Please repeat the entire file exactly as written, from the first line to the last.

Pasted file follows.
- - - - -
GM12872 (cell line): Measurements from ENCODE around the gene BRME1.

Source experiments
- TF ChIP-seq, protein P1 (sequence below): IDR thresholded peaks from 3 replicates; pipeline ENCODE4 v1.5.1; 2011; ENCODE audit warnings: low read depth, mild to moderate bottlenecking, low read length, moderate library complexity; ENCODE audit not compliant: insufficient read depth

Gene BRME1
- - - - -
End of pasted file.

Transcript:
GM12872 (cell line): Measurements from ENCODE around the gene BRME1.

Source experiments
- TF ChIP-seq, protein P1 (sequence below): IDR thresholded peaks from 3 replicates; pipeline ENCODE4 v1.5.1; 2011; ENCODE audit warnings: low read depth, mild to moderate bottlenecking, low read length, moderate library complexity; ENCODE audit not compliant: insufficient read depth

Gene BRME1